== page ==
The Thinking 

Small Houses

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Homes on Three Continents

November 3, 2011


MR. T. writes:

I have been reading your delightful blog for many months, but this is my first comment.

Your post and thread on small houses resonated deeply with me. I grew up in the U.S.A., in a medium-sized house, but have lived most of my adult life in Hong Kong. Property here is expensive in a way only people in the ritziest environs of Manhattan can imagine. My wife, daughter and I live in a flat that’s listed at about 900 square feet, but all Hong Kong people know that’s a fiction. The ‘building area’ for a Hong Kong flat includes a share of the elevator lobby, windowsills, walls, and other unusable space. Our actual living area is closer to 600 square feet.

In this space, which might well fit in toto within a McMansion’s living room, we have a kitchen, two bathrooms, a living room and three bedrooms. As you can imagine, none of these rooms is very big, and a couple of our bedrooms would be derided as inadequate as closets in the U.S.A. Read More »


When Small is Beautiful

November 2, 2011


MARY K. writes:

When my husband and I were ready to purchase our first house two years ago, we deliberately looked for a “small” house, exactly for the benefits you describe. We could have easily gotten a bigger and cheaper house, and many people tried to persuade us to do just that. No regrets here, even when we have family flooding in for Thanksgiving and camping out in the only bathroom! Read More »


When Houses Were Small

November 2, 2011



THE STANDARDS for what constitutes a normal family house have changed dramatically in recent decades. The average home size in the United States was slightly over 2,400 square feet in 2009. This figure, down slightly from the year before, is more than twice that of the ranches and Cape Cods of the 1950s, such as those built in the Levittown developments of New York and Pennsylvania. Ironically, we have smaller families to fit in our houses.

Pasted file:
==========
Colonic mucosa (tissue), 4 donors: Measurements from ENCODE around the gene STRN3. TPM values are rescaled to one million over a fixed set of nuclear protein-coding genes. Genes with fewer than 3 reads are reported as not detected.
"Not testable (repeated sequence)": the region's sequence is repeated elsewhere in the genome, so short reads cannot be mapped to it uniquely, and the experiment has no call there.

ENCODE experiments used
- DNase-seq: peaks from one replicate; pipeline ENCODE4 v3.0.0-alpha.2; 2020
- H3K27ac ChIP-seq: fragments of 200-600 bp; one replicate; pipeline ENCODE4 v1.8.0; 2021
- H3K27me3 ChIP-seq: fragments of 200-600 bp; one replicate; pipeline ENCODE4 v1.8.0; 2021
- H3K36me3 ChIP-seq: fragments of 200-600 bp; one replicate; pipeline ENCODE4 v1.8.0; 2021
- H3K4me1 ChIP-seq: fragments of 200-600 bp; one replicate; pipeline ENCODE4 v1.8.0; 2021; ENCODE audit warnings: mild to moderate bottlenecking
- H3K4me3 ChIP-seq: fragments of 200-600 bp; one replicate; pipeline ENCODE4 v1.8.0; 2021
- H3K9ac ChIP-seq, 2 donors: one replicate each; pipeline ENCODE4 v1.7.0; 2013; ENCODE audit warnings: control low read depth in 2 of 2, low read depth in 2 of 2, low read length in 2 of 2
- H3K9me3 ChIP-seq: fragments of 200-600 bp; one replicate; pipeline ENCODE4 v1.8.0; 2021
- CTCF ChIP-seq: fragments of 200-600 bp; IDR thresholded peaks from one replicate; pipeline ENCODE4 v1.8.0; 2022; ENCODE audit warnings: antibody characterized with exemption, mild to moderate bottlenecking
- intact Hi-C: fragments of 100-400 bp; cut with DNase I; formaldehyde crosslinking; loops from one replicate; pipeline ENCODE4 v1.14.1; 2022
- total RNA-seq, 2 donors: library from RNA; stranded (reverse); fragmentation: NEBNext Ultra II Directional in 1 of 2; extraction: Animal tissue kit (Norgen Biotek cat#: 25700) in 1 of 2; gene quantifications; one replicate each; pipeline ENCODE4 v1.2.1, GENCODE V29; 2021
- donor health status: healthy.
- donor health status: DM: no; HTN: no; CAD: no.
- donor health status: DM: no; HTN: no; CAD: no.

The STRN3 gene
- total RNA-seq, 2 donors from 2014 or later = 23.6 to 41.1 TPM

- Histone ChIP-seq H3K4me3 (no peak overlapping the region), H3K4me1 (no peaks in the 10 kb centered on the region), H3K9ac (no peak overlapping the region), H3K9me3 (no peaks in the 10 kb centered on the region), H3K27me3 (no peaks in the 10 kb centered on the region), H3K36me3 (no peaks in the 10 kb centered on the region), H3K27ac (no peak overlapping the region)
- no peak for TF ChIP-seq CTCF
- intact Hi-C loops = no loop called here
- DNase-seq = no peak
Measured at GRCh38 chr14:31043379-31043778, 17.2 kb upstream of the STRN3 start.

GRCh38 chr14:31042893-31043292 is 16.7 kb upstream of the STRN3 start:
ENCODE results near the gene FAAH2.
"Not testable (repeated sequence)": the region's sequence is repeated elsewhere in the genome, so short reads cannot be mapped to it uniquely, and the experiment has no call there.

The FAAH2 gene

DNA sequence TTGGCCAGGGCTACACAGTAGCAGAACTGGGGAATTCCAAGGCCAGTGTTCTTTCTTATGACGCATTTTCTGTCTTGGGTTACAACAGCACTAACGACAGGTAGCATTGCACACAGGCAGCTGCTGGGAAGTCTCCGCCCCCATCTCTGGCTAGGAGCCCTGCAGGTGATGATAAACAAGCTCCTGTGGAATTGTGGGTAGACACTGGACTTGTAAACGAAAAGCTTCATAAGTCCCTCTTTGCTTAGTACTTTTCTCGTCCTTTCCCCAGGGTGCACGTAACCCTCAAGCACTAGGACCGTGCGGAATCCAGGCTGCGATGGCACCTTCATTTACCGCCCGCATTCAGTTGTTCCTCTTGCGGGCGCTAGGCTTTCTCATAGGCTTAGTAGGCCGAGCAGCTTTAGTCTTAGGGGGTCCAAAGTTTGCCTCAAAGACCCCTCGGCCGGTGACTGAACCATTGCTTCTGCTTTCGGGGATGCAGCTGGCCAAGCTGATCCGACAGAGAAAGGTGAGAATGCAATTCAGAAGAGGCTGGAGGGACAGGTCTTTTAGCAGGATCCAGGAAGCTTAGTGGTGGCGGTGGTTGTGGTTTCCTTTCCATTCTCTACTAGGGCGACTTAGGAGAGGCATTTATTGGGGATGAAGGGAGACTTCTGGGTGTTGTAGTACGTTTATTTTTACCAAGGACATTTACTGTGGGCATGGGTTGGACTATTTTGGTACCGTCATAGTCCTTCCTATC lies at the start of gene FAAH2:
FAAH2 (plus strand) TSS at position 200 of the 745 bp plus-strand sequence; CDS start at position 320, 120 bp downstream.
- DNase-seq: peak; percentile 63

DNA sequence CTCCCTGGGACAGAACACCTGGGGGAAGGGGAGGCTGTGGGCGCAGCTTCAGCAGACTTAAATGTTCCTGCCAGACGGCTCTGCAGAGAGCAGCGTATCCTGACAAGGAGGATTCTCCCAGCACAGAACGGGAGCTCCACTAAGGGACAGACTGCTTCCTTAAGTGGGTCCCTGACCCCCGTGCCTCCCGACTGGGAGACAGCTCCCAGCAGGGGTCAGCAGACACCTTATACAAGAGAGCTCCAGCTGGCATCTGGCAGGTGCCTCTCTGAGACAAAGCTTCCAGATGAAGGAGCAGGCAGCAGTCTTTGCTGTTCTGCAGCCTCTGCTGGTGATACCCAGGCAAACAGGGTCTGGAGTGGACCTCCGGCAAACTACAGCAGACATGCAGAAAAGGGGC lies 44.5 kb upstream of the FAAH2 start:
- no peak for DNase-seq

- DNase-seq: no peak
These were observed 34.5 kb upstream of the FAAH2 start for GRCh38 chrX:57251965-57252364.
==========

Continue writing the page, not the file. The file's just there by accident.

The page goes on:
The suburban house has swelled to the detriment of the family. With bigger houses has come more pressure on women to work. More square footage has meant a loss of family intimacy and less ease in supervising children. Our population growth rate has declined, jeopardizing future prosperity, while our lives have gotten lonelier.

The fifties-style ranch house or Cape Cod is often viewed with sneering derision unless it has undergone a fantastic architectural makeover, complete with granite counter tops and cathedral ceilings. And yet it has much to commend it. (I should know. I have raised my children in one of these houses.) Peter Bacon Hales, of the University of Illinois, wrote of the Levittown Cape Cod house: Read More »

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